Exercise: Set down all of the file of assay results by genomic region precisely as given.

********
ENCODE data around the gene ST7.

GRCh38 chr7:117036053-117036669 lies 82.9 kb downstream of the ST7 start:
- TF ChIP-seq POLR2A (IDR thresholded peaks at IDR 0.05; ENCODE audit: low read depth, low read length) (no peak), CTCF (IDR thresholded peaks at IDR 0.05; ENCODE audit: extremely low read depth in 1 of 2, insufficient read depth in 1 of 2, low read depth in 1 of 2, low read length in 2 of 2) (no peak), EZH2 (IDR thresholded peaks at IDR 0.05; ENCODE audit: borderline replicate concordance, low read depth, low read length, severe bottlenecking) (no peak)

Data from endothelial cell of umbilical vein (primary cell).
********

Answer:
ENCODE data around the gene ST7.

GRCh38 chr7:117036053-117036669 lies 82.9 kb downstream of the ST7 start:
- TF ChIP-seq POLR2A (IDR thresholded peaks at IDR 0.05; ENCODE audit: low read depth, low read length) (no peak), CTCF (IDR thresholded peaks at IDR 0.05; ENCODE audit: extremely low read depth in 1 of 2, insufficient read depth in 1 of 2, low read depth in 1 of 2, low read length in 2 of 2) (no peak), EZH2 (IDR thresholded peaks at IDR 0.05; ENCODE audit: borderline replicate concordance, low read depth, low read length, severe bottlenecking) (no peak)

Data from endothelial cell of umbilical vein (primary cell).